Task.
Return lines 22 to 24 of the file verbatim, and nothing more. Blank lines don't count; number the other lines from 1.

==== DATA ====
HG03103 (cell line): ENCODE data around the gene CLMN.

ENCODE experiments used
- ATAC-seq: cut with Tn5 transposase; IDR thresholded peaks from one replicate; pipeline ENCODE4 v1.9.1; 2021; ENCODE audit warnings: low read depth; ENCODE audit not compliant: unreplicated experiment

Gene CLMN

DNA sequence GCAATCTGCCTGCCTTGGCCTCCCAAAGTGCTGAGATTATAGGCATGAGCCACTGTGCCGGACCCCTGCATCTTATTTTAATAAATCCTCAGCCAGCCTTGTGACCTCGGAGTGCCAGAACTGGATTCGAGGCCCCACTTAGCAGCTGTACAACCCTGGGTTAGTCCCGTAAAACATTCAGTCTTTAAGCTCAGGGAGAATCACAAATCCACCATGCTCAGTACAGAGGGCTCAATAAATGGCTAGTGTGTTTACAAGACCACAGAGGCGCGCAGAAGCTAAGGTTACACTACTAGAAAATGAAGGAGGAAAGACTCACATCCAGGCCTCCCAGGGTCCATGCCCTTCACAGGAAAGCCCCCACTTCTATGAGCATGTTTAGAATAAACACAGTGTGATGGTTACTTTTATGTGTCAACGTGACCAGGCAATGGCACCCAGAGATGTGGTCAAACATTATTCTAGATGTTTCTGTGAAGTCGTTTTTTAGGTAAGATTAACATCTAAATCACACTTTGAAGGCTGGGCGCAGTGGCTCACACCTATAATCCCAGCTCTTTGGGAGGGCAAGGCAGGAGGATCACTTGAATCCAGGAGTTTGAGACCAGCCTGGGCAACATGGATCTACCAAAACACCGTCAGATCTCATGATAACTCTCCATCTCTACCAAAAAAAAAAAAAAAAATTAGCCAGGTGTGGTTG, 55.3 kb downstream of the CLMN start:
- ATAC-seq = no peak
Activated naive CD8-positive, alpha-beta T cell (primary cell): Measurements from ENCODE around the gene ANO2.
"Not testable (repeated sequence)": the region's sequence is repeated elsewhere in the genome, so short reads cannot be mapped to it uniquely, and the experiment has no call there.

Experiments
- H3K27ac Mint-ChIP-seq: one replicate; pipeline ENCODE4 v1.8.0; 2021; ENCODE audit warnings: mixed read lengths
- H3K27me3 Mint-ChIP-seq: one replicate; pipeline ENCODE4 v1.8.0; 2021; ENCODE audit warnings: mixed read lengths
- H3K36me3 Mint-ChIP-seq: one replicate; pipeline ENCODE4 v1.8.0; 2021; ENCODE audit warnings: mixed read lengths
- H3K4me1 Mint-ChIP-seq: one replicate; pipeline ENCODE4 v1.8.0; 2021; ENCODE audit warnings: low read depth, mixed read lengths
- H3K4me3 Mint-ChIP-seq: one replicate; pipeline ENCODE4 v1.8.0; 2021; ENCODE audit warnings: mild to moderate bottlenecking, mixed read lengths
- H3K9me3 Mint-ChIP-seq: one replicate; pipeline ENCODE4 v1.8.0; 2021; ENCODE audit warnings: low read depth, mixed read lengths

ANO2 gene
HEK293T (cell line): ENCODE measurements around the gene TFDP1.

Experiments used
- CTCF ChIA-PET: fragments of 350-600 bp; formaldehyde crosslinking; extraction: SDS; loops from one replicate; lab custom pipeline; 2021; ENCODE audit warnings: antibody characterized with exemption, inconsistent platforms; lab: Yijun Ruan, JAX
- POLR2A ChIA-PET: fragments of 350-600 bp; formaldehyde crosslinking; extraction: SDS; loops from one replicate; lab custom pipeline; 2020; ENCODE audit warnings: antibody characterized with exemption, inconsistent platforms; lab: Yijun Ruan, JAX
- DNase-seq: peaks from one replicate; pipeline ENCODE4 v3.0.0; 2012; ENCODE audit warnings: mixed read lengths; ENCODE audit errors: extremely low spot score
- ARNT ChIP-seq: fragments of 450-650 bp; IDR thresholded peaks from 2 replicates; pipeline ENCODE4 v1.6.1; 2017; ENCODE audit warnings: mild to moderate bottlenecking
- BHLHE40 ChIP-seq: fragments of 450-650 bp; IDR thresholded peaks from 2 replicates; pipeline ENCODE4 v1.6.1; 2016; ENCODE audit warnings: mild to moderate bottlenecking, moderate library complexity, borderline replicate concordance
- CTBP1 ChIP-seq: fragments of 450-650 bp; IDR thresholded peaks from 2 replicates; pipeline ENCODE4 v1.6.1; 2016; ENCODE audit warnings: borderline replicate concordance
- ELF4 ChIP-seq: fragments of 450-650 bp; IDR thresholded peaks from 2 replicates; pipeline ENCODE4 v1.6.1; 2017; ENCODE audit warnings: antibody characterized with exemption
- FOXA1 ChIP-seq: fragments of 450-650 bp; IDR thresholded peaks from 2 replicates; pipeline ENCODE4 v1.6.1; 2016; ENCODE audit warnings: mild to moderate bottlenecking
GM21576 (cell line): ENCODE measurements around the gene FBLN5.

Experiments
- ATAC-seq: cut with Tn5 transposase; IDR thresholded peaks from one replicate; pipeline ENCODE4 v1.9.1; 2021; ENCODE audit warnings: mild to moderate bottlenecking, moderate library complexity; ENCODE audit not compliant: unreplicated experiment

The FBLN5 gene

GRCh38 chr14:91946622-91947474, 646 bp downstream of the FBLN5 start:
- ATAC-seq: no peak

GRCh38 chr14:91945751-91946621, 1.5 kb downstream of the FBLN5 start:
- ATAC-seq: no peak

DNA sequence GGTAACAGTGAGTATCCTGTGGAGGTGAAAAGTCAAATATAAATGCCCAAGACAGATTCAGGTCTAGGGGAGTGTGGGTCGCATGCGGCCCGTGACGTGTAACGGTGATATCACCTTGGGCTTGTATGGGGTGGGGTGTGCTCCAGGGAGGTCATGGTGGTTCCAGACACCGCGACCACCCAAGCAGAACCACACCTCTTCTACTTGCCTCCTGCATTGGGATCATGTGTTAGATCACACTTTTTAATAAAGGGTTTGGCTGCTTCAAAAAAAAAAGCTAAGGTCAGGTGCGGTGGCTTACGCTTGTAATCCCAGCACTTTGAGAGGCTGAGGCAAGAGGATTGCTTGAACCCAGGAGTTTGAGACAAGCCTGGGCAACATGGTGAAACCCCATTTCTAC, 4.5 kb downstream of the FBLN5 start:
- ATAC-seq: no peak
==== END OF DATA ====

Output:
- ARNT ChIP-seq: fragments of 450-650 bp; IDR thresholded peaks from 2 replicates; pipeline ENCODE4 v1.6.1; 2017; ENCODE audit warnings: mild to moderate bottlenecking
- BHLHE40 ChIP-seq: fragments of 450-650 bp; IDR thresholded peaks from 2 replicates; pipeline ENCODE4 v1.6.1; 2016; ENCODE audit warnings: mild to moderate bottlenecking, moderate library complexity, borderline replicate concordance
- CTBP1 ChIP-seq: fragments of 450-650 bp; IDR thresholded peaks from 2 replicates; pipeline ENCODE4 v1.6.1; 2016; ENCODE audit warnings: borderline replicate concordance